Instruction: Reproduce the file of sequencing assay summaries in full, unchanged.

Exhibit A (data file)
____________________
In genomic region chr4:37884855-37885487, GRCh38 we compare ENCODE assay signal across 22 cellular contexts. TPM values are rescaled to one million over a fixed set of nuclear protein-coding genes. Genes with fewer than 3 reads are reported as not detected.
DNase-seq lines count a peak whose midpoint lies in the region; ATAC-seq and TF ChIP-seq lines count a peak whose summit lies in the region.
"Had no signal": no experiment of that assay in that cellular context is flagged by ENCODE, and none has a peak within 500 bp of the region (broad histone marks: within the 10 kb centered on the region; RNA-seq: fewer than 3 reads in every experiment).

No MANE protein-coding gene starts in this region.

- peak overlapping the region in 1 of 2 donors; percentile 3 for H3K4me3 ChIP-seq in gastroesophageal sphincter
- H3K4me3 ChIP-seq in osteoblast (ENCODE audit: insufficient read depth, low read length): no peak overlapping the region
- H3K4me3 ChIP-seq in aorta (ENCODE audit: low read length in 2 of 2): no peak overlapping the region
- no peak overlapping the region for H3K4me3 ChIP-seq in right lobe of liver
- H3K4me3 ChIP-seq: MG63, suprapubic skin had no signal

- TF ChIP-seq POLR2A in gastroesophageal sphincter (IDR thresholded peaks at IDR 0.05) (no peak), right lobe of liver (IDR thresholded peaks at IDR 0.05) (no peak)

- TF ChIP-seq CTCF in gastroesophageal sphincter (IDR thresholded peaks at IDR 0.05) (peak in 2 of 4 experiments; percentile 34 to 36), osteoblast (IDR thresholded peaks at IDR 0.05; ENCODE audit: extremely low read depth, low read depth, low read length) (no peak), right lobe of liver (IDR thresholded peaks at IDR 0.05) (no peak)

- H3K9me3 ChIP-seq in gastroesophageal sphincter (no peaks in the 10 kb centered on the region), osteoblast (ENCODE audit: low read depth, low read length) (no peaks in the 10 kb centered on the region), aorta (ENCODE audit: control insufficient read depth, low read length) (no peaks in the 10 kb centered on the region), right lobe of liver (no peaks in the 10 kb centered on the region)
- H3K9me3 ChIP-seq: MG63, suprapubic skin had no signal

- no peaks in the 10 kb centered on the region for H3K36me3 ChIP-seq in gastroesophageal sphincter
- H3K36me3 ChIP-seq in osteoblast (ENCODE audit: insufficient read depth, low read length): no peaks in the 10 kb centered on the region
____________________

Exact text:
In genomic region chr4:37884855-37885487, GRCh38 we compare ENCODE assay signal across 22 cellular contexts. TPM values are rescaled to one million over a fixed set of nuclear protein-coding genes. Genes with fewer than 3 reads are reported as not detected.
DNase-seq lines count a peak whose midpoint lies in the region; ATAC-seq and TF ChIP-seq lines count a peak whose summit lies in the region.
"Had no signal": no experiment of that assay in that cellular context is flagged by ENCODE, and none has a peak within 500 bp of the region (broad histone marks: within the 10 kb centered on the region; RNA-seq: fewer than 3 reads in every experiment).

No MANE protein-coding gene starts in this region.

- peak overlapping the region in 1 of 2 donors; percentile 3 for H3K4me3 ChIP-seq in gastroesophageal sphincter
- H3K4me3 ChIP-seq in osteoblast (ENCODE audit: insufficient read depth, low read length): no peak overlapping the region
- H3K4me3 ChIP-seq in aorta (ENCODE audit: low read length in 2 of 2): no peak overlapping the region
- no peak overlapping the region for H3K4me3 ChIP-seq in right lobe of liver
- H3K4me3 ChIP-seq: MG63, suprapubic skin had no signal

- TF ChIP-seq POLR2A in gastroesophageal sphincter (IDR thresholded peaks at IDR 0.05) (no peak), right lobe of liver (IDR thresholded peaks at IDR 0.05) (no peak)

- TF ChIP-seq CTCF in gastroesophageal sphincter (IDR thresholded peaks at IDR 0.05) (peak in 2 of 4 experiments; percentile 34 to 36), osteoblast (IDR thresholded peaks at IDR 0.05; ENCODE audit: extremely low read depth, low read depth, low read length) (no peak), right lobe of liver (IDR thresholded peaks at IDR 0.05) (no peak)

- H3K9me3 ChIP-seq in gastroesophageal sphincter (no peaks in the 10 kb centered on the region), osteoblast (ENCODE audit: low read depth, low read length) (no peaks in the 10 kb centered on the region), aorta (ENCODE audit: control insufficient read depth, low read length) (no peaks in the 10 kb centered on the region), right lobe of liver (no peaks in the 10 kb centered on the region)
- H3K9me3 ChIP-seq: MG63, suprapubic skin had no signal

- no peaks in the 10 kb centered on the region for H3K36me3 ChIP-seq in gastroesophageal sphincter
- H3K36me3 ChIP-seq in osteoblast (ENCODE audit: insufficient read depth, low read length): no peaks in the 10 kb centered on the region